Virginia’s general fund ends FY with $5.1 billion excess

Governor Glenn Youngkin announced yesterday that Virginia’s general fund revenues for the 2023 fiscal year were $3 billion over the official revenue forecast.

This leaves the commonwealth with $5.1 billion in excess resources for the year.

Revenue was expected to decrease this year by 14% but it actually declined by just 3.5%.

Based on preliminary data, sales tax collections, payroll withholding, and corporate income tax collections all grew despite official estimates predicting a decline.

In the Governor’s announcement, he said, “Virginians remain overtaxed. Last year we provided $4 billion of tax relief for individuals, families, and veterans… There is plenty of money in the system to fund our shared priorities of education, behavioral health, and law enforcement while returning more of Virginians’ hard earned dollars back to their wallets.”

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Walmart reaches opioid settlement with VA and nation

Attorney General Jason Miyares announced Friday that his office has reached a settlement with Walmart.

The settlement came after allegations that the company contributed to the opioid addiction crisis by failing to appropriately oversee the dispensing of opioids at its stores.

The settlement will provide more than $3 billion nationally and approximately $60 million to Virginia.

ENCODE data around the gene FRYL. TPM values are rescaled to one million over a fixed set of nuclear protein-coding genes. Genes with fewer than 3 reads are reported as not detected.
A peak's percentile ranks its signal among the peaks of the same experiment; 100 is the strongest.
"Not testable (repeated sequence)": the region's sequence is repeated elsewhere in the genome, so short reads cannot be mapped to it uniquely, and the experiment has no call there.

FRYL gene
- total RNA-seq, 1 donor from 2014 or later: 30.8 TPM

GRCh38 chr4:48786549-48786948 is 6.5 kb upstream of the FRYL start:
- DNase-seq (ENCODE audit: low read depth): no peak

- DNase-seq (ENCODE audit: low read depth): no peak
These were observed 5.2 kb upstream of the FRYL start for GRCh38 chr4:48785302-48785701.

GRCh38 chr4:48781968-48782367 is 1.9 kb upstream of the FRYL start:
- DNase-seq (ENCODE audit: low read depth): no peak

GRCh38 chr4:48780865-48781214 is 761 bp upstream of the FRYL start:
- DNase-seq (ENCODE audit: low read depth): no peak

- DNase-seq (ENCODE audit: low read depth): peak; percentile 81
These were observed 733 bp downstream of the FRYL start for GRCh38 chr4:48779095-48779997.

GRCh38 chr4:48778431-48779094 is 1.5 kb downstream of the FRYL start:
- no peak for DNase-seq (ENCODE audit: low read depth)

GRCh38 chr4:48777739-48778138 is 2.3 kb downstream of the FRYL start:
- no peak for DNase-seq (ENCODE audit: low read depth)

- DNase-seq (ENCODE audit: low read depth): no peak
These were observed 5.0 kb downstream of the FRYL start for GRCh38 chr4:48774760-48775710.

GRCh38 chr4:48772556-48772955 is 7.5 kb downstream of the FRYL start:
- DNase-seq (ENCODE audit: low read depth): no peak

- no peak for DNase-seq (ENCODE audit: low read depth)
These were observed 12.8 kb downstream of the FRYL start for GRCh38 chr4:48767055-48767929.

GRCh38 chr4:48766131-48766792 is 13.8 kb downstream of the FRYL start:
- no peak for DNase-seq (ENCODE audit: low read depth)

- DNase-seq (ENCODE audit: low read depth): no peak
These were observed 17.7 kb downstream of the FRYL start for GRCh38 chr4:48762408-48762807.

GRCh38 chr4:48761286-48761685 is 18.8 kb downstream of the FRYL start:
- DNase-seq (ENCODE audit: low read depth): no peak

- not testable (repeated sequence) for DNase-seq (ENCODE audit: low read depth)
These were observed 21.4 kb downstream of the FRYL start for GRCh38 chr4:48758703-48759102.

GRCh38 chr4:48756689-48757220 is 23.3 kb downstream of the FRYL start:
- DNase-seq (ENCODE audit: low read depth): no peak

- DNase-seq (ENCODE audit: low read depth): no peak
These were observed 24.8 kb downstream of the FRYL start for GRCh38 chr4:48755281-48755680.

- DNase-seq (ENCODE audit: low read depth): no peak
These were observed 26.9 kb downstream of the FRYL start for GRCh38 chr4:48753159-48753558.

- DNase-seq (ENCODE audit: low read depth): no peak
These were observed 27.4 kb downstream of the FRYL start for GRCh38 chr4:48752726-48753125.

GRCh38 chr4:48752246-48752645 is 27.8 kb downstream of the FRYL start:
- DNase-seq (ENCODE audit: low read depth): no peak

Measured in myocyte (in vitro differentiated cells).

It will also require significant improvements on how Walmart’s pharmacies handle opioids.

State attorneys general on the executive committee, attorneys representing local governments, and Walmart have agreed to this settlement, and it is now being sent to other states for review and approval.

“Companies who facilitated the dispensing of opioids contributed to the opioid epidemic that has devastated millions of lives. This significant settlement will help us fight back against the epidemic and provide abatement and rehabilitation resources to suffering Virginians,” said Attorney General Jason Miyares.

The settlement will include:

• $3.1 billion to be divided by states that sign on, local governments, and tribes, for abatement and remediation of the opioid crisis, including treatment and recovery services to people struggling with opioid use disorder.

• Broad, court-ordered requirements, including robust oversight to prevent fraudulent prescriptions and flag suspicious prescriptions.

The parties are optimistic that the settlement will gain support of the required 43 states by the end of 2022.

That will allow local governments to join the deal during the first quarter of 2023.

Further details about the distribution of the money are forthcoming.

Last month, states confirmed that promising negotiations were also underway with Walgreens and CVS.

The parties continue their efforts to achieve those agreements.

Read the agreement and term sheet here.

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